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Full Discussion: join lines
Top Forums Shell Programming and Scripting join lines Post 302354636 by thegeek on Saturday 19th of September 2009 02:38:48 AM
Old 09-19-2009
use paste command.

$ paste input1 input2
x       y
x       x

If you want the output sorted, use sort first and then give it as input to paste.

Last edited by thegeek; 09-19-2009 at 04:41 AM.. Reason: forgot to mention sort.
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PASTE(1)						    BSD General Commands Manual 						  PASTE(1)

paste -- merge corresponding or subsequent lines of files SYNOPSIS
paste [-s] [-d list] file ... DESCRIPTION
The paste utility concatenates the corresponding lines of the given input files, replacing all but the last file's newline characters with a single tab character, and writes the resulting lines to standard output. If end-of-file is reached on an input file while other input files still contain data, the file is treated as if it were an endless source of empty lines. The options are as follows: -d list Use one or more of the provided characters to replace the newline characters instead of the default tab. The characters in list are used circularly, i.e., when list is exhausted the first character from list is reused. This continues until a line from the last input file (in default operation) or the last line in each file (using the -s option) is displayed, at which time paste begins selecting characters from the beginning of list again. The following special characters can also be used in list: newline character tab character \ backslash character Empty string (not a null character). Any other character preceded by a backslash is equivalent to the character itself. -s Concatenate all of the lines of each separate input file in command line order. The newline character of every line except the last line in each input file is replaced with the tab character, unless otherwise specified by the -d option. If '-' is specified for one or more of the input files, the standard input is used; standard input is read one line at a time, circularly, for each instance of '-'. EXAMPLES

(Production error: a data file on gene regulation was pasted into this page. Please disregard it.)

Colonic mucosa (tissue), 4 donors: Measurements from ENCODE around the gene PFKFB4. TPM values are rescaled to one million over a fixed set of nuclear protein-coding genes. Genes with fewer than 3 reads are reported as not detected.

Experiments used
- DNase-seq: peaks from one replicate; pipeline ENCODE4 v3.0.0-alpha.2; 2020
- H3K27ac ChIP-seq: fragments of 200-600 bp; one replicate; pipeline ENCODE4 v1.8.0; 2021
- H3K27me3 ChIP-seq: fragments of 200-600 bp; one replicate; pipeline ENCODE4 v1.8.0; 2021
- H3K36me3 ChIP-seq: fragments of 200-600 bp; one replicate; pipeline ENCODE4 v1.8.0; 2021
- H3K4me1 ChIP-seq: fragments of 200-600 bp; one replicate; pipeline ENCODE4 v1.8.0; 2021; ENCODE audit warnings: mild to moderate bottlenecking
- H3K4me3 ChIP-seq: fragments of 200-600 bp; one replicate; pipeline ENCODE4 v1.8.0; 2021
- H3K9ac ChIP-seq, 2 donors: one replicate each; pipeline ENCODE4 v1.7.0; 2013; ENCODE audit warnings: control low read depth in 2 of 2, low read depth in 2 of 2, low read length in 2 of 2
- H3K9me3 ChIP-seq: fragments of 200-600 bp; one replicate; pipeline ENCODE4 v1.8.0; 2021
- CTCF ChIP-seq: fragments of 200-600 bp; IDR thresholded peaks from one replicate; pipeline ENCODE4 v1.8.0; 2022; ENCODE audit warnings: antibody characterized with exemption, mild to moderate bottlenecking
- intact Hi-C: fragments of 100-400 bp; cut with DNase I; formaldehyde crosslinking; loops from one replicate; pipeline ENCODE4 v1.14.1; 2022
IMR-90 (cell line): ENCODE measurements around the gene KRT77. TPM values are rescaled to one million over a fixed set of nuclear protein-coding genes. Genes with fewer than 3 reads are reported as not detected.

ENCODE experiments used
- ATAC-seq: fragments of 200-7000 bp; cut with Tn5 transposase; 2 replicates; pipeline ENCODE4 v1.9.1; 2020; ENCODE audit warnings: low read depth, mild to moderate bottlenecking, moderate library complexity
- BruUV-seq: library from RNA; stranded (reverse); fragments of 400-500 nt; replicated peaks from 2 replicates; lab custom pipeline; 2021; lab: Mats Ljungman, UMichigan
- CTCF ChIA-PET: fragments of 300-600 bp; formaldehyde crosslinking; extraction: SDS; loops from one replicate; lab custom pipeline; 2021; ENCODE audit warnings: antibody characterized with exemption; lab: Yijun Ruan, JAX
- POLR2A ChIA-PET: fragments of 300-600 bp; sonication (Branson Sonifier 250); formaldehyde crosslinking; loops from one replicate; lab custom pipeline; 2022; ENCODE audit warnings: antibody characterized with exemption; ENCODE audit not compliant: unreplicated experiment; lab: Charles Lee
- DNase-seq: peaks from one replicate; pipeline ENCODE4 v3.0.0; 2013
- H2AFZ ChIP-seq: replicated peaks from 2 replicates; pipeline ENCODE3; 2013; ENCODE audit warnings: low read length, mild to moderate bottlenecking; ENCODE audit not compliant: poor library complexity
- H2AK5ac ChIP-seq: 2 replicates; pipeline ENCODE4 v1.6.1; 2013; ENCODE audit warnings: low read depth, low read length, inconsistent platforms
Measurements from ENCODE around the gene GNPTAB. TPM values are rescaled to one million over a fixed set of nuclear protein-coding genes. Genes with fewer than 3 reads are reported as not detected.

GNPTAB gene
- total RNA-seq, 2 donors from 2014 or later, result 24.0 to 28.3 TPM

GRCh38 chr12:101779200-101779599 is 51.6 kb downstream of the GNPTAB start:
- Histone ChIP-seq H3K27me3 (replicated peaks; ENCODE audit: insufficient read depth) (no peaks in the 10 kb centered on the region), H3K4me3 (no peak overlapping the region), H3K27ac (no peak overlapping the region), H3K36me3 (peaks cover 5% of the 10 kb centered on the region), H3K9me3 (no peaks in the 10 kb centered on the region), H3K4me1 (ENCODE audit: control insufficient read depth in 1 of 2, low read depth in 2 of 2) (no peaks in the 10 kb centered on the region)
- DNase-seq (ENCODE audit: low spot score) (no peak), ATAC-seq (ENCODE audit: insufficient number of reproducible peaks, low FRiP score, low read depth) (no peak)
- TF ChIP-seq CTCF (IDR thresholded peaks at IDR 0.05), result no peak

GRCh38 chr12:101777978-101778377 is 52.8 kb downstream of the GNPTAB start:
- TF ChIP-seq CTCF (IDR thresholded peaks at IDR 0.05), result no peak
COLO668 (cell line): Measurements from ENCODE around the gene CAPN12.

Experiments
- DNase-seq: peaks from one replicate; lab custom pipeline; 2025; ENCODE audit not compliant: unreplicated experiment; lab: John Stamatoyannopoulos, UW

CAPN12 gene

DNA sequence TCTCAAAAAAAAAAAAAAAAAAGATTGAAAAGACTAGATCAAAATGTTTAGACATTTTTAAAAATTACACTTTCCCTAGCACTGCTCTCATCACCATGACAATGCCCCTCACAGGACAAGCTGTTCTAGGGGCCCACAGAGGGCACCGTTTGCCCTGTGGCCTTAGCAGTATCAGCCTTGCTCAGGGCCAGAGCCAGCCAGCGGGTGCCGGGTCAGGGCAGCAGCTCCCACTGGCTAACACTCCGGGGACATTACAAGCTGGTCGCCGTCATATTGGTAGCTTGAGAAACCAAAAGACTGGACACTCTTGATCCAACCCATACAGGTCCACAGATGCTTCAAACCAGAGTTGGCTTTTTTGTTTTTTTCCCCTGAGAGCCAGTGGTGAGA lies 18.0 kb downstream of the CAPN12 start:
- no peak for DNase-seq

List the files in the current directory in three columns: ls | paste - - - Combine pairs of lines from a file into single lines: paste -s -d ' ' myfile Number the lines in a file, similar to nl(1): sed = myfile | paste -s -d ' ' - - Create a colon-separated list of directories named bin, suitable for use in the PATH environment variable: find / -name bin -type d | paste -s -d : - DIAGNOSTICS
The paste utility exits 0 on success, and >0 if an error occurs. SEE ALSO
cut(1), lam(1) STANDARDS
The paste utility is expected to be IEEE Std 1003.2 (``POSIX.2'') compatible. HISTORY
A paste command appeared in Version 32V AT&T UNIX. BUGS
Multibyte character delimiters cannot be specified with the -d option. BSD
September 20, 2001 BSD

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